Anyone familiar with summer stock theater will remember that particular dread that sets in during the last two weeks of the summer, when you realize you will soon have to head back to New York/Chicago/D.C. and start auditioning again. The feeling that this magical wonderland where you rehearse all day and perform every night surrounded by fantastically talented colleagues of all ages (often in an equally beautiful vacation environment) is already slipping away like sand through the hourglass. The harsh reality of the theater artist’s life starts coming into sharp focus, and one begins to strategize about which gigs to go out for, how to keep the lights on, and of course how to get invited back to the theater next summer so that you can be a part of the magic again, if only for a few months of the year.
The reason summer stock is so magical often has less to do with the work being done at those theaters, and much more with the working conditions for the artists. Returning to the everyday reality of working several side jobs, auditioning constantly and hustling to make ends meet is exhausting. It also necessitates that the artists spend the majority of their time trying to get the next gig, rather than on their artistic practice. And although we all take this for granted as the normal way of doing business, I can’t help but think that there has to be a better way for theaters to be run that would benefit everyone involved.
There has been a lot of writing lately about the artist versus the institution, most notably by Todd London, and Diane Ragsdale. The fact is that producing on a show-by-show basis also leads to an enormous amount of wasted energy and resources at the institutional level. Similarly the working conditions for the artists in the regional theater system might be good business practice but they are not conducive to making good art. Rehearsal periods of three-five weeks, groups of artists constantly on the road and working with new colleagues without a common vocabulary, the lack of connection to the community for whom the art is being created; all of these factors lead to an assembly-line production approach, literalism instead of theatricality in the work, and towards safe choices instead of risk-taking.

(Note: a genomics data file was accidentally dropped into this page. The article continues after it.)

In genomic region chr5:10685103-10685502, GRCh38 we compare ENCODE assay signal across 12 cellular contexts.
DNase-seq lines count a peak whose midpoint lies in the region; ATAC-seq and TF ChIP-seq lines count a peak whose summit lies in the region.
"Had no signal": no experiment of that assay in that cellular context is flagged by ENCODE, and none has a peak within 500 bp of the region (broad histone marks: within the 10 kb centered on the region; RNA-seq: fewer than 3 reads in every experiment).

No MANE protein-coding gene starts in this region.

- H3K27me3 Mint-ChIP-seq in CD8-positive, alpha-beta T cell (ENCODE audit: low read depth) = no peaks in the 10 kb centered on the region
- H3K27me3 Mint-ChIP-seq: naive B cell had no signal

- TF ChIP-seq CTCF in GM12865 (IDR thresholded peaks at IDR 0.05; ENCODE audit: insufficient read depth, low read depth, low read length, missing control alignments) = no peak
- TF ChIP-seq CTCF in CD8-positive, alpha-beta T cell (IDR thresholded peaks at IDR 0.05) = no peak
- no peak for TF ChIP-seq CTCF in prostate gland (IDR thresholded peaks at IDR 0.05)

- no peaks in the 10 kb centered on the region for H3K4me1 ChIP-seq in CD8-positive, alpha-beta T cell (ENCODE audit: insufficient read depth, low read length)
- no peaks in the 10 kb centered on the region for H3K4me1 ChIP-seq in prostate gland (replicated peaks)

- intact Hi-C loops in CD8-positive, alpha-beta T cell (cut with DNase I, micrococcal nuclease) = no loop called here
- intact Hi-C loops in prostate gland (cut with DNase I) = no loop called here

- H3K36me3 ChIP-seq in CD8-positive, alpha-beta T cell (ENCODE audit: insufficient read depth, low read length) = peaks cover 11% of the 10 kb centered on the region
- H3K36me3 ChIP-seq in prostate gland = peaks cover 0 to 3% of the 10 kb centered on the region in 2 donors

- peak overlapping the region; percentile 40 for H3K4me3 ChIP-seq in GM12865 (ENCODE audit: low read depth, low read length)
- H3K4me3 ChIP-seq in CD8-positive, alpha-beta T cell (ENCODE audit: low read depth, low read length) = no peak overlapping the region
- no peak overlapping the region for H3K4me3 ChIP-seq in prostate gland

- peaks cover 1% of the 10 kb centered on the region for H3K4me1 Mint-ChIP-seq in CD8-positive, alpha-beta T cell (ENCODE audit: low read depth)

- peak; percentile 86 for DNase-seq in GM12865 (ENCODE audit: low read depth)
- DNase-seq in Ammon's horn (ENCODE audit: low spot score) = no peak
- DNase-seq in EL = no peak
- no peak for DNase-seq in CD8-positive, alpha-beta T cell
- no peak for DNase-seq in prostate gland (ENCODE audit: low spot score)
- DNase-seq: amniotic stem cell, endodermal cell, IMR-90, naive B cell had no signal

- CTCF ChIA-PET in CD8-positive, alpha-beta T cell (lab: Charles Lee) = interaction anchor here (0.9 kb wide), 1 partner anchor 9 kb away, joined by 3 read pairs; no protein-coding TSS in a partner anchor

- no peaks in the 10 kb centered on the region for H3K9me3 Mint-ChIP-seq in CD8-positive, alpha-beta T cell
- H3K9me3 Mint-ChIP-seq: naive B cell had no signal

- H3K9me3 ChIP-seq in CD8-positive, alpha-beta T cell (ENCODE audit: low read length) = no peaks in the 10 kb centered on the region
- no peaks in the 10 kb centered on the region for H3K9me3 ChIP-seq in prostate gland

It’s not for a lack of talent or ideas that the theatre is suffering, but rather from a business model that does not serve the interests of the artists, the institutions, or the audience.
The Problem: The artists are starving to death for lack of work, the theaters are spending their resources on the institutions instead of the artists, the work is suffering from a lack of technique, support, and innovation.
The Solution: Adopt the repertory. The repertory model is the strongest argument for theater as an art form in the twenty-first century. It shows off what the theatre does best and it can realistically compete with television and new media by creating original live art directly for a specific community that cannot be found anywhere else.
For the purposes of this article, the word ‘repertory’ is defined as a model of making theater in which there is a resident acting company that rehearses during the day and performs a rotating repertoire of shows each night. The amount of shows produced and presented can vary greatly from theater to theater, but the deciding factor is that the resident acting company, the ensemble, is at the center of the work.
Repertory theaters were common in America in the early half of the twentieth-century. Tyrone Guthrie founded his theater in Minneapolis in 1963 on the repertory model with a resident acting company. Many of the nation’s 74 regional theaters have experimented with a resident acting company although with the exception of Trinity Rep in Rhode Island and a few smaller theaters (the Barter Theater in Virginia or the Hedgerow Theater in Pennsylvania) all of them have moved to line production, (putting up shows for a limited run, closing them and starting a new production), the default way of making theater in America today. The reasons for this gradual shift over time from resident companies to hiring actors on a per-show basis are many and varied, and have been brilliantly articulated by Mike Daisey in his piece How Theater Failed America. Conventional wisdom would say that resident companies are too expensive and that it is not possible to run a theater on the resident repertory model in America today. It is precisely against this mode of thinking that I would argue for the repertory model as the best chance for theatre as an art form in the twenty-first century.